The Final Report of the Legislative Council Select Committee on TasWater Ownership has concluded that there is no crisis in the provision of Tasmania’s water and sewerage services.

TasWater says the Select Committee report appears to provide a reasonable balance of the submissions made by interested parties. It says the Committee has accurately reported the Corporation’s detailed evidence and has recognised the significant progress made in improving water and sewerage infrastructure and services since the reform began in 2008-09.

TasWater Chairman, Miles Hampton, said the corporation would now consider the report in detail, but it stood by its submission and did not believe the Government had provided any justification or basis for its proposed takeover.

“Importantly, among 48 findings, the Committee’s report determined there was no consensus of a crisis in the Tasmanian water and sewerage sector as claimed by the Government as its reasons for the takeover,” Mr Hampton said.

“While the Environment Protection Agency reported a downward trend in environment performance from sewage treatment plants over the past five years, the Committee recognised differences in measurement metrics and also that TasWater and the EPA had established a memorandum of understanding regarding the prioritisation of environmental compliance issues.

“We are now continuing this infrastructure upgrading work as a high priority.

“The Committee reported that evidence suggested TasWater operates in a sustainable manner. Conversely, it says there was insufficient evidence to clearly demonstrate the veracity of the Government’s financial modelling with respect to long-term funding of Tasmania’s water and sewerage needs.

“As well, evidence suggested that there would be a significant cost from consolidated revenue to support a takeover of TasWater, with no short-term measurable savings as a result.”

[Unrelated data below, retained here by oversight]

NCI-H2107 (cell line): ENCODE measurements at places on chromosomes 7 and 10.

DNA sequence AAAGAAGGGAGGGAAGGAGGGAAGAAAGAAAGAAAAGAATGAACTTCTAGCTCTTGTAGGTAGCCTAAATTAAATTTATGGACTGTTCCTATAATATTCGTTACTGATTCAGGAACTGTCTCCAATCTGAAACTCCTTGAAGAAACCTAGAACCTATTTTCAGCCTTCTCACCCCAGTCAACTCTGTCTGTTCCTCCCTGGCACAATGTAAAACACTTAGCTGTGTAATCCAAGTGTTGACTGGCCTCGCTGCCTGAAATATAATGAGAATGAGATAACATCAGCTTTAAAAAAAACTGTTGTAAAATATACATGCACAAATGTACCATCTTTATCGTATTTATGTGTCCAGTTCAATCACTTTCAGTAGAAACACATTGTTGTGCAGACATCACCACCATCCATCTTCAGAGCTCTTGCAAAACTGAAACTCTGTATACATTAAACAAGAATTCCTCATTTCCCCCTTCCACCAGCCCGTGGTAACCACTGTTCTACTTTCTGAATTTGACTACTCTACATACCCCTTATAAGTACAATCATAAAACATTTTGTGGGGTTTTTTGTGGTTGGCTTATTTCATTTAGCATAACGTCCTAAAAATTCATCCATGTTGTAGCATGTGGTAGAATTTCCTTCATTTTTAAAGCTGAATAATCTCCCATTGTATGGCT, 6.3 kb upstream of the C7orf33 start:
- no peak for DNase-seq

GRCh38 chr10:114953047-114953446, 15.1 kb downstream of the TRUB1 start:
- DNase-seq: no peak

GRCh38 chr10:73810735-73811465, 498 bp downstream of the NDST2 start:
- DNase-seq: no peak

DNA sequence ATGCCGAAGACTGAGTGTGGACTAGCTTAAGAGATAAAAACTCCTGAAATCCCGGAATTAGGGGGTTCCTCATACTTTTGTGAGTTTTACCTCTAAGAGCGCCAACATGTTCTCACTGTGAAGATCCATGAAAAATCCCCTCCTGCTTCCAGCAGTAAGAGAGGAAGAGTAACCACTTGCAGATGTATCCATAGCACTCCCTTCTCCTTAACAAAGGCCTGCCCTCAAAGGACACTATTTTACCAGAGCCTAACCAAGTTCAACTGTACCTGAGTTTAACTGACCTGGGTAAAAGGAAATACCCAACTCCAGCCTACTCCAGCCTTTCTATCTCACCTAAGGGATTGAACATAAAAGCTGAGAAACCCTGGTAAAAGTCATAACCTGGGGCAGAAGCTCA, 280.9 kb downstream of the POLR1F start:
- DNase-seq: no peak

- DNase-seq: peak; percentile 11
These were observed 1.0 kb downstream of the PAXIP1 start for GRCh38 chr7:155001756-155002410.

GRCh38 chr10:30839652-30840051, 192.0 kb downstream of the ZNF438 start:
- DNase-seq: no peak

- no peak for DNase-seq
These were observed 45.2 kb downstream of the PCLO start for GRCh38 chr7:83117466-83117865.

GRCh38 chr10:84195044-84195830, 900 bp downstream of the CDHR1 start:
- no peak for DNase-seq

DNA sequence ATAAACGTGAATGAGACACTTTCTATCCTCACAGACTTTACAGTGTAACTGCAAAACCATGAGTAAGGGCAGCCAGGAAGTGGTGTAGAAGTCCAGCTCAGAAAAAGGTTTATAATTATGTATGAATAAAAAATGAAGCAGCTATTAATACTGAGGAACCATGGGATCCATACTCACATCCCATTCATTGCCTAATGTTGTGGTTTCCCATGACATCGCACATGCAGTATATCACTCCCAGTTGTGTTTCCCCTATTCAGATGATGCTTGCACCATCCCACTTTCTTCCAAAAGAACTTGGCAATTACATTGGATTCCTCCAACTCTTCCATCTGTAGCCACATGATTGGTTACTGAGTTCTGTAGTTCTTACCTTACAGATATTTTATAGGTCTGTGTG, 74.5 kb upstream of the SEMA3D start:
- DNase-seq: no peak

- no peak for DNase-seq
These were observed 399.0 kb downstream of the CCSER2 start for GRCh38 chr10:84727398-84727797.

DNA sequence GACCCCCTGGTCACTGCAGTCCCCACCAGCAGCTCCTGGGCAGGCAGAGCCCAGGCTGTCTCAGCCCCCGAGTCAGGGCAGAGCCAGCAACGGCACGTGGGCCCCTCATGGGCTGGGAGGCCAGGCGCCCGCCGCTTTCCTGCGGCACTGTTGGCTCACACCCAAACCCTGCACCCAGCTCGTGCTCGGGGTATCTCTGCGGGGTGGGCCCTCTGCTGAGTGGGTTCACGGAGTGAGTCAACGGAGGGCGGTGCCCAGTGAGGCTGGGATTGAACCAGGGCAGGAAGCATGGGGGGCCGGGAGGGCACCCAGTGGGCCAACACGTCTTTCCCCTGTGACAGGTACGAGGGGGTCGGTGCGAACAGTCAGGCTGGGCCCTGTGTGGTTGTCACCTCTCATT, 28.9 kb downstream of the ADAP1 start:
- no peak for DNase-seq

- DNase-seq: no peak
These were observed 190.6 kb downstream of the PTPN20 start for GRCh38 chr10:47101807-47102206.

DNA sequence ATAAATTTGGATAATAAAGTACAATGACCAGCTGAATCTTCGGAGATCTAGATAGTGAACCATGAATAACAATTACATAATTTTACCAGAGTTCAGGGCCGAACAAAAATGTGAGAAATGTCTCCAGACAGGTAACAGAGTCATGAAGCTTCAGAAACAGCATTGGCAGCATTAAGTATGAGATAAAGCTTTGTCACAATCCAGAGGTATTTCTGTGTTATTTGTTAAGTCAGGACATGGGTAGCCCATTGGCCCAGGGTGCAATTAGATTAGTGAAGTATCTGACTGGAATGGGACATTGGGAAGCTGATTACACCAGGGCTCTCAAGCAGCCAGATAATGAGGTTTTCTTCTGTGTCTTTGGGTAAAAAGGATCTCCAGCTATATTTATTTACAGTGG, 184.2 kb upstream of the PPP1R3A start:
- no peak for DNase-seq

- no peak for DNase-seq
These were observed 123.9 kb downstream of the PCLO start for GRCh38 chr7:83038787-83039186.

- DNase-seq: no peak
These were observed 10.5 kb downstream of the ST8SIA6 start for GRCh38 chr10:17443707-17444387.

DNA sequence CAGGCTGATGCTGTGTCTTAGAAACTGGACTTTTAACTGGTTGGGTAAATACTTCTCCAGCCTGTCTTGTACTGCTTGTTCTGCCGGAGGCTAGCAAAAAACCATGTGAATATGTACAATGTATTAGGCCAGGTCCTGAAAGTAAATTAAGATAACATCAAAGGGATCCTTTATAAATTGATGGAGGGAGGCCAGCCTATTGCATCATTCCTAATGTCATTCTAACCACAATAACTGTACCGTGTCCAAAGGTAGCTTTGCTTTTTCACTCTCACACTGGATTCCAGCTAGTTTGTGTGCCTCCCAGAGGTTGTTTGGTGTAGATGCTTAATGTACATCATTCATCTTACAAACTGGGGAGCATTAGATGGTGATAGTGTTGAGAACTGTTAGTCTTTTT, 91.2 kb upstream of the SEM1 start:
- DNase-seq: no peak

Mr Hampton said the Select Committee confirmed that Tasmanian residential customers paid more than $300 a year below the national average for water and sewerage services.

It also confirmed the sustainability of some Tasmanian council services may be jeopardised if dividends from TasWater were reduced and council rates may have to be increased from 2025.

“There is nothing in the Select Committee report to justify the proposed State Government takeover,” Mr Hampton said.

“There are now three independent reports, from the Productivity Council, the Tasmanian Audit Office and now the Legislative Council Select Committee, that show the takeover is neither justified nor appropriate.

“We now look to the Legislative Council to reject this flawed, ill-conceived and potentially costly legislation.”

Elisa is an experienced industry journalist and is a regular contributor to a range of energy and infrastructure titles. She has a unique knack for quickly finding the angle in any story her audience is most interested in learning more about.

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